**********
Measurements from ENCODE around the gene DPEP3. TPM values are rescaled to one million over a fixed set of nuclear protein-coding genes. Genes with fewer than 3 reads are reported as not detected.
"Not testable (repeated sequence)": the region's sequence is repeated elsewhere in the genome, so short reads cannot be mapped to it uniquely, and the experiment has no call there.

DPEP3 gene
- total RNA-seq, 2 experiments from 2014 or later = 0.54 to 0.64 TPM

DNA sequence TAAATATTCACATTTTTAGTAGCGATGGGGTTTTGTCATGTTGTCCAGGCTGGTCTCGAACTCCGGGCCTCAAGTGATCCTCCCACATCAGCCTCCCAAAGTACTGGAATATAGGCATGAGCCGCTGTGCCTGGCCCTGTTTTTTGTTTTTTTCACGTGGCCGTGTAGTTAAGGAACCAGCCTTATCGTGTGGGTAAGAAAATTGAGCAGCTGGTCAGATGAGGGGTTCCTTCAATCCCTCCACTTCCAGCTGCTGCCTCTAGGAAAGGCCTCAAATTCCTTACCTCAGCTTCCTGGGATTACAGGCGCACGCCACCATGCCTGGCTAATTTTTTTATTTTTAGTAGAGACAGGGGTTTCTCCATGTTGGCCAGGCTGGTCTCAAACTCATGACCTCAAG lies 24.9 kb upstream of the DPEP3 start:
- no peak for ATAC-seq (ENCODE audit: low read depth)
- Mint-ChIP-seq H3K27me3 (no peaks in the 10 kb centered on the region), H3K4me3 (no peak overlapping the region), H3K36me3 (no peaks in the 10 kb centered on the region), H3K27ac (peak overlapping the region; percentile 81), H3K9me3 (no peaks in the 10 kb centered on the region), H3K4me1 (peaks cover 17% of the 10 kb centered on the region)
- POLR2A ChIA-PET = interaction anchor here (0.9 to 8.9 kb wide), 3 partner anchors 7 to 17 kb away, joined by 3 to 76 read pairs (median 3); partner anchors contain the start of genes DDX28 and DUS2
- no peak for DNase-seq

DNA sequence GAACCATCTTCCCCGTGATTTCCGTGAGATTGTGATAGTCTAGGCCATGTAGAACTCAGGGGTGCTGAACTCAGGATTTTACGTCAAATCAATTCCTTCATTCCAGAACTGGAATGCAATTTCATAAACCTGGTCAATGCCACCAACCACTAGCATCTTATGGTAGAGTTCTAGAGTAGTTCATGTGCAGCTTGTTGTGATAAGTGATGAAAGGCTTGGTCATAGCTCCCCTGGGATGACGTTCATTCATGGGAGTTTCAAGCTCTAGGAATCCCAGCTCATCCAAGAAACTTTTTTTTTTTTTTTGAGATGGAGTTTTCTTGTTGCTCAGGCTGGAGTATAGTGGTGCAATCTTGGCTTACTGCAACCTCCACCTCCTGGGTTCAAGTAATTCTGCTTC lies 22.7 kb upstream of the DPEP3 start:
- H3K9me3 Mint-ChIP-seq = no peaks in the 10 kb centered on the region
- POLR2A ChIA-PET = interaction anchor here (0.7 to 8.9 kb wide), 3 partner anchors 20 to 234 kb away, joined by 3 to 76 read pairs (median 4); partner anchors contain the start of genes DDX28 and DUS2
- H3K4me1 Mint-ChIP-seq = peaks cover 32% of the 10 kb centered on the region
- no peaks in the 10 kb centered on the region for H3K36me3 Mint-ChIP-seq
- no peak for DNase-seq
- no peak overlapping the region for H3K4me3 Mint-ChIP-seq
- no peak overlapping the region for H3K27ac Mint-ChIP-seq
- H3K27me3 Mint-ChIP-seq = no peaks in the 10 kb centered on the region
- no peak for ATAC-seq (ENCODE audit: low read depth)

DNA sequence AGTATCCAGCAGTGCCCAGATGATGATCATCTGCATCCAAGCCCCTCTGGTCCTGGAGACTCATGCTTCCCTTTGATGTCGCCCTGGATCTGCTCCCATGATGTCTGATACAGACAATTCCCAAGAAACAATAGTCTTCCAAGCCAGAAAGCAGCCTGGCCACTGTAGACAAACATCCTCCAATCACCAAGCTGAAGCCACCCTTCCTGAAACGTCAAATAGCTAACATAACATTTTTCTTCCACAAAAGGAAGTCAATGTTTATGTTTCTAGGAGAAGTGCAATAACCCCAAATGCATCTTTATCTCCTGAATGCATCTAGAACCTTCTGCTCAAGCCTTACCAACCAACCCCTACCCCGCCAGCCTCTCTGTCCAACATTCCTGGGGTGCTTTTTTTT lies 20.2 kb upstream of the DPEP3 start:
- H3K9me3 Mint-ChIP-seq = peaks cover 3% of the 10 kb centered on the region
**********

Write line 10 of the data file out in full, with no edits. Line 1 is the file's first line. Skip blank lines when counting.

DNA sequence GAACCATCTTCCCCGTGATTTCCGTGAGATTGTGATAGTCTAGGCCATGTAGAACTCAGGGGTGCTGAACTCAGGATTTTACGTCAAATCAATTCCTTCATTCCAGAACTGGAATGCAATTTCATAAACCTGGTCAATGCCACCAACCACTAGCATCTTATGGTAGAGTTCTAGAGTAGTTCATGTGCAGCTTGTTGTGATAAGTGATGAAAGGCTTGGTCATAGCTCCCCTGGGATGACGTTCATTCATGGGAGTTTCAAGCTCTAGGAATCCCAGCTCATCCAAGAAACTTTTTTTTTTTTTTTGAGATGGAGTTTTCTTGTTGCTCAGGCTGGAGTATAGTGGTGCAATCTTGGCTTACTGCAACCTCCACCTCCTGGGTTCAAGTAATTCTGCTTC lies 22.7 kb upstream of the DPEP3 start: